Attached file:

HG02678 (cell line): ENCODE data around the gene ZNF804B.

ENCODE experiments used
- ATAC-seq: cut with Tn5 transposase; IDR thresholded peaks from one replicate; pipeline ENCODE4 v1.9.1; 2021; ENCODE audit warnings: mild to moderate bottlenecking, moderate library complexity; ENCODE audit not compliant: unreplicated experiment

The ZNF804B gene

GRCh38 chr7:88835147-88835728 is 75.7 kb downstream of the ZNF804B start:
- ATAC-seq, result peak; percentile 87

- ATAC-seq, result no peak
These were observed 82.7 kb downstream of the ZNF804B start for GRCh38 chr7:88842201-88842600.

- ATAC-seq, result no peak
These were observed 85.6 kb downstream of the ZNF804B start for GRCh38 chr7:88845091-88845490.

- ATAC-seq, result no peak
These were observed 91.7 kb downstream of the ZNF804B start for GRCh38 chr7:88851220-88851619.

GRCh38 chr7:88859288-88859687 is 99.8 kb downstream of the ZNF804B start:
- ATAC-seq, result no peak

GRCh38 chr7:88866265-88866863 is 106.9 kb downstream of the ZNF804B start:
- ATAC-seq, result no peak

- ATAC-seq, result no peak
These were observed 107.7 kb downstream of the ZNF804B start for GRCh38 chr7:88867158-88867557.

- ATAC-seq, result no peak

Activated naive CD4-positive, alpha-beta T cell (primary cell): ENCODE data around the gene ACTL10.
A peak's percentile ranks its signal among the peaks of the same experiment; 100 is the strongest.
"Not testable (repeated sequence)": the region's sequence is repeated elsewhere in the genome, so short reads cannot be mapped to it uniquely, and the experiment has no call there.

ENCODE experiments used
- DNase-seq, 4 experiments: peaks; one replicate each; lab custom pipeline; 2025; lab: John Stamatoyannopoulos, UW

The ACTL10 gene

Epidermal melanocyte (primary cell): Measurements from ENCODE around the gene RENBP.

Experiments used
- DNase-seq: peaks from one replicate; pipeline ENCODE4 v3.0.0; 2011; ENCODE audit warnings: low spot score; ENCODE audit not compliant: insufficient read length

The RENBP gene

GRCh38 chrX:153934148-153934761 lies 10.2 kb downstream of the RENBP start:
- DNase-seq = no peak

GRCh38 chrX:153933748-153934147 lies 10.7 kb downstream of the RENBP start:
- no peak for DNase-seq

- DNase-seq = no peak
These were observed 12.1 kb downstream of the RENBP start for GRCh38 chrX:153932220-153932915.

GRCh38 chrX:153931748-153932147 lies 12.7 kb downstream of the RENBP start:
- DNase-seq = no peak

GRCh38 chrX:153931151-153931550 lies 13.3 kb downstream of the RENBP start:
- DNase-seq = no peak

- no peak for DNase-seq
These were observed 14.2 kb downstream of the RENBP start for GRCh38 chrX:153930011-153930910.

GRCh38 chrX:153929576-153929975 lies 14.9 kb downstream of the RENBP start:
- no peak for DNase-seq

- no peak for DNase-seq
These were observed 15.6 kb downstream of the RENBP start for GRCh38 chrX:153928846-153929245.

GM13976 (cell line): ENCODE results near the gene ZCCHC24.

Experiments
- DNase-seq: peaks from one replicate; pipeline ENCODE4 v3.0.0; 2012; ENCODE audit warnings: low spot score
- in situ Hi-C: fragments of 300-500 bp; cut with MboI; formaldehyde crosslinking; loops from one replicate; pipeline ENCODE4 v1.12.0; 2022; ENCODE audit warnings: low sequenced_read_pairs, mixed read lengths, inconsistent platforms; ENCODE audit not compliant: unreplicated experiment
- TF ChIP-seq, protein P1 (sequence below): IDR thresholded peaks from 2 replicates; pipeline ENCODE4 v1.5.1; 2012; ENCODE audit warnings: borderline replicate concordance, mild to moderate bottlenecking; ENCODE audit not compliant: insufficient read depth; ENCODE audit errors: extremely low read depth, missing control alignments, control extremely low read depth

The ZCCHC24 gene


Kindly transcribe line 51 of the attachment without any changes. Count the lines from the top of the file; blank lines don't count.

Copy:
The ZCCHC24 gene